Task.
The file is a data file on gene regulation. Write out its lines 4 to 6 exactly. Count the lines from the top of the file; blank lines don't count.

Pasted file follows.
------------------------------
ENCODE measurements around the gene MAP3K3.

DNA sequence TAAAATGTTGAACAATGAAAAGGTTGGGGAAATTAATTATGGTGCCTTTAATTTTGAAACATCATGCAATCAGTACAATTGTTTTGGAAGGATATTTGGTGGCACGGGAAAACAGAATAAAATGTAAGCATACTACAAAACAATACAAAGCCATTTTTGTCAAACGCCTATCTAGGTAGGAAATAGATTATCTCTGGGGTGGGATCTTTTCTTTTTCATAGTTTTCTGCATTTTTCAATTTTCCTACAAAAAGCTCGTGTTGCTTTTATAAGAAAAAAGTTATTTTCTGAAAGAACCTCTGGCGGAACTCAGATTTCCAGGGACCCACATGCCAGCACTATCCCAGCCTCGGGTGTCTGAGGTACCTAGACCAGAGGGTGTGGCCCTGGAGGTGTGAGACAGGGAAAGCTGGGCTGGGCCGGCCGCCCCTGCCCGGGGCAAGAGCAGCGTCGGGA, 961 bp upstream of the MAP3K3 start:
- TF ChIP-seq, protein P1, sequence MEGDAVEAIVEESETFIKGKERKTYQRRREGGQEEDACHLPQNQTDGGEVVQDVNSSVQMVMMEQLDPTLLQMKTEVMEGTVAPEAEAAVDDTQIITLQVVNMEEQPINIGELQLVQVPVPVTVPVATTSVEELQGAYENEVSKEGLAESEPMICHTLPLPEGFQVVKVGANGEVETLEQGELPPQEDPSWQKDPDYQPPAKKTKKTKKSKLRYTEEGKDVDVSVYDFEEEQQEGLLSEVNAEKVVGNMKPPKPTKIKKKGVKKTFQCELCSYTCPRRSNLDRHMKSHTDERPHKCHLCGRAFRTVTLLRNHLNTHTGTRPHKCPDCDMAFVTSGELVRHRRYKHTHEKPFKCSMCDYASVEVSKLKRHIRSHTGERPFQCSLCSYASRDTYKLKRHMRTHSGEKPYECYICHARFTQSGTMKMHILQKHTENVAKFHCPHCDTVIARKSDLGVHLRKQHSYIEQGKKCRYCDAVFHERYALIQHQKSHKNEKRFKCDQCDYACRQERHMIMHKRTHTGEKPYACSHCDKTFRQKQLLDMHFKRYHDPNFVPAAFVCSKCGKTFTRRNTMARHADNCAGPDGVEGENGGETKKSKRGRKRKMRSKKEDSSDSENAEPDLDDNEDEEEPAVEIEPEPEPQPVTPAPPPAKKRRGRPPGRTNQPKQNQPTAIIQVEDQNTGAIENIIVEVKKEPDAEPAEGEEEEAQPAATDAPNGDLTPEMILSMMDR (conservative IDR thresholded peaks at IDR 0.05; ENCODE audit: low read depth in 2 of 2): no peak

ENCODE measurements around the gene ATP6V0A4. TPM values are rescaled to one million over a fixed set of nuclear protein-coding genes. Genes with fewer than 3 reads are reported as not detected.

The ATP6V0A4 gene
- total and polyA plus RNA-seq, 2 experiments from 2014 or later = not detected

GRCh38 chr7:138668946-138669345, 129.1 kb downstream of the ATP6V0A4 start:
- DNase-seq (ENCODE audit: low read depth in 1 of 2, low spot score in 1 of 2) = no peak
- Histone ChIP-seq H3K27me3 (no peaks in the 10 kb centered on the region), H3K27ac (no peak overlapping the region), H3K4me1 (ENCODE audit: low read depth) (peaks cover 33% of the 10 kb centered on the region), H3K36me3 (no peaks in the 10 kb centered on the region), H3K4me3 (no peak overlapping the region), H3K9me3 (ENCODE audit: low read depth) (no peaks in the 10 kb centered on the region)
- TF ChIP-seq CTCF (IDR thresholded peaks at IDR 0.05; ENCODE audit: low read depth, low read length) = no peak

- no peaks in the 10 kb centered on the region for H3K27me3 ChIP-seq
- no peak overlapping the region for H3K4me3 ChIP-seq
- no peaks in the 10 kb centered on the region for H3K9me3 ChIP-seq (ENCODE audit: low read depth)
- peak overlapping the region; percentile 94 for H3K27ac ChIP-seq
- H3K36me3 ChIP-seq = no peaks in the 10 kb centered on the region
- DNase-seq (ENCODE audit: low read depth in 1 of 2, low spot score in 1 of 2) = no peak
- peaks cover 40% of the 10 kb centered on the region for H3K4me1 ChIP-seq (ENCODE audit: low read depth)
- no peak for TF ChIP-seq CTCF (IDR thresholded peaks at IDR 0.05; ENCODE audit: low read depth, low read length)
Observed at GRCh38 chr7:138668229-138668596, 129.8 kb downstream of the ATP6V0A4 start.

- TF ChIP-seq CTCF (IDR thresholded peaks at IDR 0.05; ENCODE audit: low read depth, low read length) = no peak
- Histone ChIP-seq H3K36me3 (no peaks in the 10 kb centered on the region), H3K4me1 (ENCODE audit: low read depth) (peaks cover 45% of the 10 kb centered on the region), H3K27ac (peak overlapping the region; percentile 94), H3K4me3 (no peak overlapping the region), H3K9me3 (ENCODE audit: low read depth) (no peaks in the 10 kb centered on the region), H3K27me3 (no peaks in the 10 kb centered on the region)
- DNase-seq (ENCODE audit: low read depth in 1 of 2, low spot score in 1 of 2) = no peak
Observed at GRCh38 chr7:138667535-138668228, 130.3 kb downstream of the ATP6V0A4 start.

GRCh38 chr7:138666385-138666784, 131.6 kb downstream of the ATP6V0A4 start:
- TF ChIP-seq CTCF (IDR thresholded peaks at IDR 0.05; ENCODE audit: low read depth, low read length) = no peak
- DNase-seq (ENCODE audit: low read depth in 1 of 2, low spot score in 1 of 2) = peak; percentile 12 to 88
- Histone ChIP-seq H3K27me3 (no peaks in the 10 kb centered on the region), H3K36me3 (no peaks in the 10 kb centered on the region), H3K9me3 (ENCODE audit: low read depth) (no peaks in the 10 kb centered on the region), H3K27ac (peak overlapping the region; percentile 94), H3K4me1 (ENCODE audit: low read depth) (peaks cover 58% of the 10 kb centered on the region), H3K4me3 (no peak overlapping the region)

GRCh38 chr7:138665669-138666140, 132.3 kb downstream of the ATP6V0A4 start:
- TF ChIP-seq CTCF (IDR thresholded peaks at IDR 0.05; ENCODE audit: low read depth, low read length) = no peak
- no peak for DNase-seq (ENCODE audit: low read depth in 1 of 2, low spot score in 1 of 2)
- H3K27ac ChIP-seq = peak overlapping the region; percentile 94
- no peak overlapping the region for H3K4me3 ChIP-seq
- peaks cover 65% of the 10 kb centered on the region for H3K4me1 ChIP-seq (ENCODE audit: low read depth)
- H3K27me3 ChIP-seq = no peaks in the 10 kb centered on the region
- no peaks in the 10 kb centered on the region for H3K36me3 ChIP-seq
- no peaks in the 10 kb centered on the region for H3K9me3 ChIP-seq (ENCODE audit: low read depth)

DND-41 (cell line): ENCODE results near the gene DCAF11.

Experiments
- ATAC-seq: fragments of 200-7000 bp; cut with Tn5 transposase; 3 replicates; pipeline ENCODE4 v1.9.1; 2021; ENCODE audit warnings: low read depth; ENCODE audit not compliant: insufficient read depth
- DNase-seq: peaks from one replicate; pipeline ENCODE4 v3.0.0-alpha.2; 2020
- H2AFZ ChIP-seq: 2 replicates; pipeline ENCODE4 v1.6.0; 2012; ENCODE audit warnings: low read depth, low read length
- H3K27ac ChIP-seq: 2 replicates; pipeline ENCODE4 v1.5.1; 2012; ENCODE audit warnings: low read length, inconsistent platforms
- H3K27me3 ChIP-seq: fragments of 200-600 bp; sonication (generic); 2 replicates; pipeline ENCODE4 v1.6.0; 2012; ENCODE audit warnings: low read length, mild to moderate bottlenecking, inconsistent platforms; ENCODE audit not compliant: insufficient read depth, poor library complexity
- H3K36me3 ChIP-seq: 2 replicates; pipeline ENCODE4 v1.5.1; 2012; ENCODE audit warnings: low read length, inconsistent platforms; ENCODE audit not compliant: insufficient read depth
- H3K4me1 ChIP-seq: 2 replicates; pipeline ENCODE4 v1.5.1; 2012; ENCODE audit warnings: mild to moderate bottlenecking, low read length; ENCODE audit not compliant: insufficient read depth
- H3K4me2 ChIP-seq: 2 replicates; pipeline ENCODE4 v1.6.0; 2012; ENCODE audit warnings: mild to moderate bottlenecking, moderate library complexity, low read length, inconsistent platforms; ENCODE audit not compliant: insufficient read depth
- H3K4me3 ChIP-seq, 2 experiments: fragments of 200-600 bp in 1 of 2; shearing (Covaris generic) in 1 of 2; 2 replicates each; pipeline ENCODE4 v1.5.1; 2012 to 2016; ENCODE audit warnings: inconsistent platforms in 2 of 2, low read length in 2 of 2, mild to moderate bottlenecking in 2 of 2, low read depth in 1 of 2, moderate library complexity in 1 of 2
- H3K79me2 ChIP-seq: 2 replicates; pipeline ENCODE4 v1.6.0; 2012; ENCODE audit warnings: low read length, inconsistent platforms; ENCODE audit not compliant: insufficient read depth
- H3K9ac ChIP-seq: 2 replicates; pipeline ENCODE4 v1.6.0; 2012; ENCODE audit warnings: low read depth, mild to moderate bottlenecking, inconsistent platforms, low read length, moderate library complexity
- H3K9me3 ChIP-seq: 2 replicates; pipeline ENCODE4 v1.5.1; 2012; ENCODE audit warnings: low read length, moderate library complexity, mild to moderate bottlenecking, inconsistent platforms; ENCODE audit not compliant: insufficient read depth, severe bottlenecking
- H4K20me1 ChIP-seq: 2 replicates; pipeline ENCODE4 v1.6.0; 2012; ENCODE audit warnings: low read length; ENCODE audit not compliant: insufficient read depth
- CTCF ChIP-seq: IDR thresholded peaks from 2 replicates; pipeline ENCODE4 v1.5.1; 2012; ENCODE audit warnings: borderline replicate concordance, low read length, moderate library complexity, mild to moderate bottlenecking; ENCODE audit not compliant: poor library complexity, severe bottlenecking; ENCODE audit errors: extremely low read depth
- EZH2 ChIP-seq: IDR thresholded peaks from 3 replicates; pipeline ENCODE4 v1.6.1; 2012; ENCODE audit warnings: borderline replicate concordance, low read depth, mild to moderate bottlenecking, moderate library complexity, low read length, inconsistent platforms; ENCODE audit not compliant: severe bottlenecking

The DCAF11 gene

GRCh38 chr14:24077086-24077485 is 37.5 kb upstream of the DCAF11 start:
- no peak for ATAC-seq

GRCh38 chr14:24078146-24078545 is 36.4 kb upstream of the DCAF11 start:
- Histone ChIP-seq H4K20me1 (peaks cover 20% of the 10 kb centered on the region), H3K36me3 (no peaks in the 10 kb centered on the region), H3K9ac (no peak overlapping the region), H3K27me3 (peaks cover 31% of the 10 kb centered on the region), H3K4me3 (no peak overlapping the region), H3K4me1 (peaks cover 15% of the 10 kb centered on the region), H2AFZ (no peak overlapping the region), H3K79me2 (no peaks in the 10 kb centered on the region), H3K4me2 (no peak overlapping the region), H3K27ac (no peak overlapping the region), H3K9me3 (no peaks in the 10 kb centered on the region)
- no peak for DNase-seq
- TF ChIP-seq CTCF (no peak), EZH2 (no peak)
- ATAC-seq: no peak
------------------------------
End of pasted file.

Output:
ENCODE measurements around the gene ATP6V0A4. TPM values are rescaled to one million over a fixed set of nuclear protein-coding genes. Genes with fewer than 3 reads are reported as not detected.

The ATP6V0A4 gene
- total and polyA plus RNA-seq, 2 experiments from 2014 or later = not detected